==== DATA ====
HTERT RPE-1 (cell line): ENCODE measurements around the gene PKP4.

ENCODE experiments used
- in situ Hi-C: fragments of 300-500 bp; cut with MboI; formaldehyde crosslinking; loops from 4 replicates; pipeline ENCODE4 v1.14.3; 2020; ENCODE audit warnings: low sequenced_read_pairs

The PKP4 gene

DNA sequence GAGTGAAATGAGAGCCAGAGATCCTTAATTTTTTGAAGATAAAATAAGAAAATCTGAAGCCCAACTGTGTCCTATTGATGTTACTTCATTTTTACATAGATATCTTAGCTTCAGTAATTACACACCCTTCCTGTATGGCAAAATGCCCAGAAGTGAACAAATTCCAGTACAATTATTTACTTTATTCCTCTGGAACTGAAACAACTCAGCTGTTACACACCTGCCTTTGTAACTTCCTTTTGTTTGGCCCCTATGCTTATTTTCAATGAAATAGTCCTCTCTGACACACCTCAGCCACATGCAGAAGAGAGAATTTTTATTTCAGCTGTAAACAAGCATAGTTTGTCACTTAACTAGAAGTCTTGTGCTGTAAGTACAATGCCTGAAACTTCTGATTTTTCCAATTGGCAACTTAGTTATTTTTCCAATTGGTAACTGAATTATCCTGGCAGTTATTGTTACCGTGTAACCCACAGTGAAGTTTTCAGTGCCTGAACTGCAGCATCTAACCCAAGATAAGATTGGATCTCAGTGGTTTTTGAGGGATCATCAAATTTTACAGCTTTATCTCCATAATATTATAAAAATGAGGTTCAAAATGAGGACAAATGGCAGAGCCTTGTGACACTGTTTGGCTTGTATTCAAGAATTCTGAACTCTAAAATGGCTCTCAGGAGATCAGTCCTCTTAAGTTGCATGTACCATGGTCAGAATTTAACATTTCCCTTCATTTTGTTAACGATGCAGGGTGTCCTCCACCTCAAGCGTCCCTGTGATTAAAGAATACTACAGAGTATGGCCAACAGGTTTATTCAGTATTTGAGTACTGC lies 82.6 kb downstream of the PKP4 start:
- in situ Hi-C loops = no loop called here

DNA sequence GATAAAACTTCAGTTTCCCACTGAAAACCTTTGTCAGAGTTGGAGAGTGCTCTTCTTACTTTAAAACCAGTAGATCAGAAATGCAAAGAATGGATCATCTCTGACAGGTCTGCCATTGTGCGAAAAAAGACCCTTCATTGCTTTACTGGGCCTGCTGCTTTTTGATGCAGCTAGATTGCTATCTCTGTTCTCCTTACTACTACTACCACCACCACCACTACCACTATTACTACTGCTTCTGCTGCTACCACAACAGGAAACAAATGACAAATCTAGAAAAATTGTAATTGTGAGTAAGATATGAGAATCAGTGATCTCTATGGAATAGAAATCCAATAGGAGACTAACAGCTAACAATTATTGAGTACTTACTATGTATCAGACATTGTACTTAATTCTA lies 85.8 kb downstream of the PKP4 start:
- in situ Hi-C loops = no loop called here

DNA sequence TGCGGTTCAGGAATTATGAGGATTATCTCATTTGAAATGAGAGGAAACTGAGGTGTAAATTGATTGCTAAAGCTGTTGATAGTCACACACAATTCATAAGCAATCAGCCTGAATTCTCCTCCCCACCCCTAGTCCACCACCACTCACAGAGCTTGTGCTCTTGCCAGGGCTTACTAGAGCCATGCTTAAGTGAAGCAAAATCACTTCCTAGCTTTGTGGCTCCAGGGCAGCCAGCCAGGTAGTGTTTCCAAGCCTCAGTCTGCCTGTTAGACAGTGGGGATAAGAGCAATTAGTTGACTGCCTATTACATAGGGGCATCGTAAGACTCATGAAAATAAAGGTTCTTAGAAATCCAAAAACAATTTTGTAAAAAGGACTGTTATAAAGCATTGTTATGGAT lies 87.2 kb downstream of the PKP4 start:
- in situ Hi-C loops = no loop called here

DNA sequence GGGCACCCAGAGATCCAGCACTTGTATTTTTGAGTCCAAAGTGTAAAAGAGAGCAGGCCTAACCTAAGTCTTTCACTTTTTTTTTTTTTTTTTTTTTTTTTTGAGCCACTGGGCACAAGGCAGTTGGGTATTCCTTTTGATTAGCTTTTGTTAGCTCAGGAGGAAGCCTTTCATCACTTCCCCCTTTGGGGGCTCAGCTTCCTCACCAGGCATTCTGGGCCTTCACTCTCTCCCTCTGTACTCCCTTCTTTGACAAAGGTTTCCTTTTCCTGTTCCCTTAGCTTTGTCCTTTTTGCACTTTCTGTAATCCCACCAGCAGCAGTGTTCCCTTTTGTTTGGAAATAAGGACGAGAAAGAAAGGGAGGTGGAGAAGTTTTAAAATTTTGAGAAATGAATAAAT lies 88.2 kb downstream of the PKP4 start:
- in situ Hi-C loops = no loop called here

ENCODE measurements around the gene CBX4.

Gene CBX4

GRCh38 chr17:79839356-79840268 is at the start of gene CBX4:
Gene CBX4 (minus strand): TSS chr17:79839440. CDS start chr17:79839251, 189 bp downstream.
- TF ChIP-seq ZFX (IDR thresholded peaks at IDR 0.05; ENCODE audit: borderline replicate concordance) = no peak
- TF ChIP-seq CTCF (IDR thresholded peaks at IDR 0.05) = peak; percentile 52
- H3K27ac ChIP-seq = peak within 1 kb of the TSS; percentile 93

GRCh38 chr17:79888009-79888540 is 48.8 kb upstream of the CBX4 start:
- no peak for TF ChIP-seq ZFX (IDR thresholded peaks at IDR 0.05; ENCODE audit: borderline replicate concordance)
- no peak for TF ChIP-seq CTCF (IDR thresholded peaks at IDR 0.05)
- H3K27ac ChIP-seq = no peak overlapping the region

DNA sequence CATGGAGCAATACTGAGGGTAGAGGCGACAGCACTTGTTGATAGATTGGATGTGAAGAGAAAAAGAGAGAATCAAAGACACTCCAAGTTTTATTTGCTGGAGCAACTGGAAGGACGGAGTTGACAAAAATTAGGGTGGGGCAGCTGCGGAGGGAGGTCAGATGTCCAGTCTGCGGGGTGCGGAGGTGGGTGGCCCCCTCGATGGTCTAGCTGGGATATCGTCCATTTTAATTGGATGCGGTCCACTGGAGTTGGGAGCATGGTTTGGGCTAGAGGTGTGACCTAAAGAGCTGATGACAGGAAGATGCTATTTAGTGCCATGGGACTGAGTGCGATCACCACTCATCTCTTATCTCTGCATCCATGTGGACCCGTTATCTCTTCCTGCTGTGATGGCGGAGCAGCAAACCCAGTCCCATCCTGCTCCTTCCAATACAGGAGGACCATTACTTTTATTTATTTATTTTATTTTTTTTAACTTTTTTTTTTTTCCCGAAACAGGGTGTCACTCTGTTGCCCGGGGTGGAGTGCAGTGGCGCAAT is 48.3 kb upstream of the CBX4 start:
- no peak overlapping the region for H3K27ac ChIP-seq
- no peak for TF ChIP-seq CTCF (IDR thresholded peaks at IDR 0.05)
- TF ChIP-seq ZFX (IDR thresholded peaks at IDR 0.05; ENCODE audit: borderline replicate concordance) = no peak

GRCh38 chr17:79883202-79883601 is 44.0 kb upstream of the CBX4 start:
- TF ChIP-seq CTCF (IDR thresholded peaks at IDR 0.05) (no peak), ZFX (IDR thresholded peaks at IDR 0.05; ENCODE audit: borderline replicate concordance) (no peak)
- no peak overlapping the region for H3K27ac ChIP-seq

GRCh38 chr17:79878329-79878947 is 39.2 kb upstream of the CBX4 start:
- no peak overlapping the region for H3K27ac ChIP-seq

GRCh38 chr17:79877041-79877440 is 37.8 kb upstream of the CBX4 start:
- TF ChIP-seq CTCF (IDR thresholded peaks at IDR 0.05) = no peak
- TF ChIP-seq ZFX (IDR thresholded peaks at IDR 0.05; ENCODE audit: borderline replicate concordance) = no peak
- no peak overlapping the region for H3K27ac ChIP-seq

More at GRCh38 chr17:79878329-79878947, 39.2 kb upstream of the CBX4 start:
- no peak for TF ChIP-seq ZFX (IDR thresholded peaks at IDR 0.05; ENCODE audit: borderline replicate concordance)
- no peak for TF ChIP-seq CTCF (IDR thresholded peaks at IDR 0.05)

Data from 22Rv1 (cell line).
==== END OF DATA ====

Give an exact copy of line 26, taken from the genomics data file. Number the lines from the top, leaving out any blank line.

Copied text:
- no peak for TF ChIP-seq CTCF (IDR thresholded peaks at IDR 0.05)